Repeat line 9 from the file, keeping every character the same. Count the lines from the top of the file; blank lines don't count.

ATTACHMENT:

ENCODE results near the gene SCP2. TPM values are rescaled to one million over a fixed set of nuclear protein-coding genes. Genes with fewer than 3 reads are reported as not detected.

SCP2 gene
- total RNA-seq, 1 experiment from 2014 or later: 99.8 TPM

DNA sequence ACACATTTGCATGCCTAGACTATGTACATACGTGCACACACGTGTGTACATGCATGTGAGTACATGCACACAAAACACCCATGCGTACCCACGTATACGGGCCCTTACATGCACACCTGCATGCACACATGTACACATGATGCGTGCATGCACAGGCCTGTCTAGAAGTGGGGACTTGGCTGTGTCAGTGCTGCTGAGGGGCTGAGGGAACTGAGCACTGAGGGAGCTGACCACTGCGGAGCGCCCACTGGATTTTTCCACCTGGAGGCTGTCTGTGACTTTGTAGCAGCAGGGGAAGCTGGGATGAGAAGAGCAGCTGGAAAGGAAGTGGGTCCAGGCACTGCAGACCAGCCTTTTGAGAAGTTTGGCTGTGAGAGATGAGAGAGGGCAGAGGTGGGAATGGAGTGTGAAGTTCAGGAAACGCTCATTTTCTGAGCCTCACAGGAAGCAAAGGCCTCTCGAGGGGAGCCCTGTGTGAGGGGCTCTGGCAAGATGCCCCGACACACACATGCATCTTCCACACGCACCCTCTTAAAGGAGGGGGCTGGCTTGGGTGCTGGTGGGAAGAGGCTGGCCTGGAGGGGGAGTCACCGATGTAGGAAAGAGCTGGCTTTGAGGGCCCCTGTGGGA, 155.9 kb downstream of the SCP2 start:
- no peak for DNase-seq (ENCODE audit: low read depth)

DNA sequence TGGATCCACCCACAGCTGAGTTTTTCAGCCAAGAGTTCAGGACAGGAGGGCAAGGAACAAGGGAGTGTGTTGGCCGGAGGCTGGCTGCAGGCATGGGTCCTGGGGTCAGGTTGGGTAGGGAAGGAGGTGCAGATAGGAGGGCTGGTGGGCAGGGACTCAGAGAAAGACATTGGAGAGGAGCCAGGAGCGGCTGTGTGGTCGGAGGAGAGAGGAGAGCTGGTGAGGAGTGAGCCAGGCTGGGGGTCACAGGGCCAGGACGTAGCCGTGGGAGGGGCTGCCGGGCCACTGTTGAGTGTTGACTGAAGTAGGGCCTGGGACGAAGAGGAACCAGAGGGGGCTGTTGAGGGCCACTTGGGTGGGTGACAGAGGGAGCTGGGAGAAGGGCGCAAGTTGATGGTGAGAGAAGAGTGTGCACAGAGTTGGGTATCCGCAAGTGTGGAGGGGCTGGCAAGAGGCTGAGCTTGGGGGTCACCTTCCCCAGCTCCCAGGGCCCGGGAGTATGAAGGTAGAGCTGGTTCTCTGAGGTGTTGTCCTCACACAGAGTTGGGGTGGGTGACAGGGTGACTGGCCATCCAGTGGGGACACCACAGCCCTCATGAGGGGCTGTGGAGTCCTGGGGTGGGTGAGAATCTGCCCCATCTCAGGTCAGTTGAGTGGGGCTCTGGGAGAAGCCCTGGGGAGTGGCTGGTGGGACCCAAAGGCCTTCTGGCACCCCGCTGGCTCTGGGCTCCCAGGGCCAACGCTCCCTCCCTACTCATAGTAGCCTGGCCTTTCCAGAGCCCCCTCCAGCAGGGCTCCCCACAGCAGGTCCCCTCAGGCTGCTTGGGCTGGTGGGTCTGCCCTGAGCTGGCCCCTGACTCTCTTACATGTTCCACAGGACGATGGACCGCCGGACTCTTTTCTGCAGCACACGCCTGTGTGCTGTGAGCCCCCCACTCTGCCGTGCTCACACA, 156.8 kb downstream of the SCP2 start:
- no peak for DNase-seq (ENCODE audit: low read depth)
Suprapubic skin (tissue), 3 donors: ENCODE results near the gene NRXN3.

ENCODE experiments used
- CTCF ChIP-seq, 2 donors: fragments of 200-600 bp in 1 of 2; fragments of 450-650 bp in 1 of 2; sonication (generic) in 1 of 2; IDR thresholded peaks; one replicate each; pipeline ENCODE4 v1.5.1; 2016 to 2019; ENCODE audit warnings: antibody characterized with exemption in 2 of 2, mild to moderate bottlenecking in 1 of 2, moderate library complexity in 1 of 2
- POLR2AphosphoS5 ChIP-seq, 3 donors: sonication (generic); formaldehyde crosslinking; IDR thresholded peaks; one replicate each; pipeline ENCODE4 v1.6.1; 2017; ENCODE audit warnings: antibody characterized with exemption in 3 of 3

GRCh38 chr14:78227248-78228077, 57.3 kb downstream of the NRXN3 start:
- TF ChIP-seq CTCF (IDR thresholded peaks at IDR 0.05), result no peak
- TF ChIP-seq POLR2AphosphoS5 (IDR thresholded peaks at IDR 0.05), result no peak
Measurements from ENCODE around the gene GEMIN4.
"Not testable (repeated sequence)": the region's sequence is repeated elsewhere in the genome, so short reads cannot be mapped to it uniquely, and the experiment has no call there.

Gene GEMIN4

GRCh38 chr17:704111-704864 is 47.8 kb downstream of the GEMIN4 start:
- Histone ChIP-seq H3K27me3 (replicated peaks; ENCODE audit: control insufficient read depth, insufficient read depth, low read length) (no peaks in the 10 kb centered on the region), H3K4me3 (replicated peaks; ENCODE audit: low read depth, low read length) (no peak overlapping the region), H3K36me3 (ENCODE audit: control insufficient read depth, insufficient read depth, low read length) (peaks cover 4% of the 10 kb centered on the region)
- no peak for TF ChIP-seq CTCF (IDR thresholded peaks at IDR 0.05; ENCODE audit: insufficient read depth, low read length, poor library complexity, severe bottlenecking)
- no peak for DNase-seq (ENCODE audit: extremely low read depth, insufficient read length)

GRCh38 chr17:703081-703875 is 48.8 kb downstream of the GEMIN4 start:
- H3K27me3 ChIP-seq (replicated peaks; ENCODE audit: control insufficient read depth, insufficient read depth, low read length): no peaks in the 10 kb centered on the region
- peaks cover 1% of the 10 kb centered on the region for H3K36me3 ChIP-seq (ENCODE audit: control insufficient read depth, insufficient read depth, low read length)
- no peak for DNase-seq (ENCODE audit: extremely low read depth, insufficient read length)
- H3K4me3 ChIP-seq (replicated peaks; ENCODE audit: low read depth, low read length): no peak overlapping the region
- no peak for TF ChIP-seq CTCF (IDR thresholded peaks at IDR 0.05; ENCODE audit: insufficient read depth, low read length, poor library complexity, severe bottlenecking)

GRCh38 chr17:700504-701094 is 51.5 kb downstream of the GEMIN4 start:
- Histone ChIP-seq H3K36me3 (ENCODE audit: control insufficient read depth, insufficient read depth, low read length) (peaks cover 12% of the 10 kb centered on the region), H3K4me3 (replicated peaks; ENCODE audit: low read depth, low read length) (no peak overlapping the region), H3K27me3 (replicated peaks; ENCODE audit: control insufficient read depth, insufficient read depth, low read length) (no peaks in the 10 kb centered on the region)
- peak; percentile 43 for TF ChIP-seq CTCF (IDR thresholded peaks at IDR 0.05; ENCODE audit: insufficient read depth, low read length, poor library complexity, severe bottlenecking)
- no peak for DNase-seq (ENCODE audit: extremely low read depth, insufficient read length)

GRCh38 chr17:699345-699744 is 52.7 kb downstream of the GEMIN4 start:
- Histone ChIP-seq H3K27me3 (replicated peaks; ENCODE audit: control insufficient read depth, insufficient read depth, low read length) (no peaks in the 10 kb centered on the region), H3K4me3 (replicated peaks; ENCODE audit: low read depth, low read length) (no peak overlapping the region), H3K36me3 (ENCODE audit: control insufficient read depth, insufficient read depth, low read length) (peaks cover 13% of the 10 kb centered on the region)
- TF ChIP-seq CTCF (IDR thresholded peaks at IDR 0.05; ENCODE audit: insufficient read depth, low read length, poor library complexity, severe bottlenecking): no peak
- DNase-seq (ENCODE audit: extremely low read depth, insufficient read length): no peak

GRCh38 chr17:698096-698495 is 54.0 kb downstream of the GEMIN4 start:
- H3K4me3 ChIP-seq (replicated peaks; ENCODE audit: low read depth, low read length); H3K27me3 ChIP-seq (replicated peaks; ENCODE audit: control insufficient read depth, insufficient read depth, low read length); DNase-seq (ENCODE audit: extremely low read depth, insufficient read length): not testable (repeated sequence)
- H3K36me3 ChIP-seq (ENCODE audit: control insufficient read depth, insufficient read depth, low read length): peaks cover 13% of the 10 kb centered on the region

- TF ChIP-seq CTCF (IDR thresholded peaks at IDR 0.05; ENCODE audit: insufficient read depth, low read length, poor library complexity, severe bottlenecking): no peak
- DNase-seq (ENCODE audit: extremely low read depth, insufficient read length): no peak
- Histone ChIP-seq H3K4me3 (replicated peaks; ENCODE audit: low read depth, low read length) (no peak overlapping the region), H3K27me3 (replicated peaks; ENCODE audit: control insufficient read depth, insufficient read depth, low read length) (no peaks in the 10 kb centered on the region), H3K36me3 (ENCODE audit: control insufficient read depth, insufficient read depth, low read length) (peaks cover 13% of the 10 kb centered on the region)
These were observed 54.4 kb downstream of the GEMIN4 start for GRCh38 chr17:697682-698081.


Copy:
ENCODE experiments used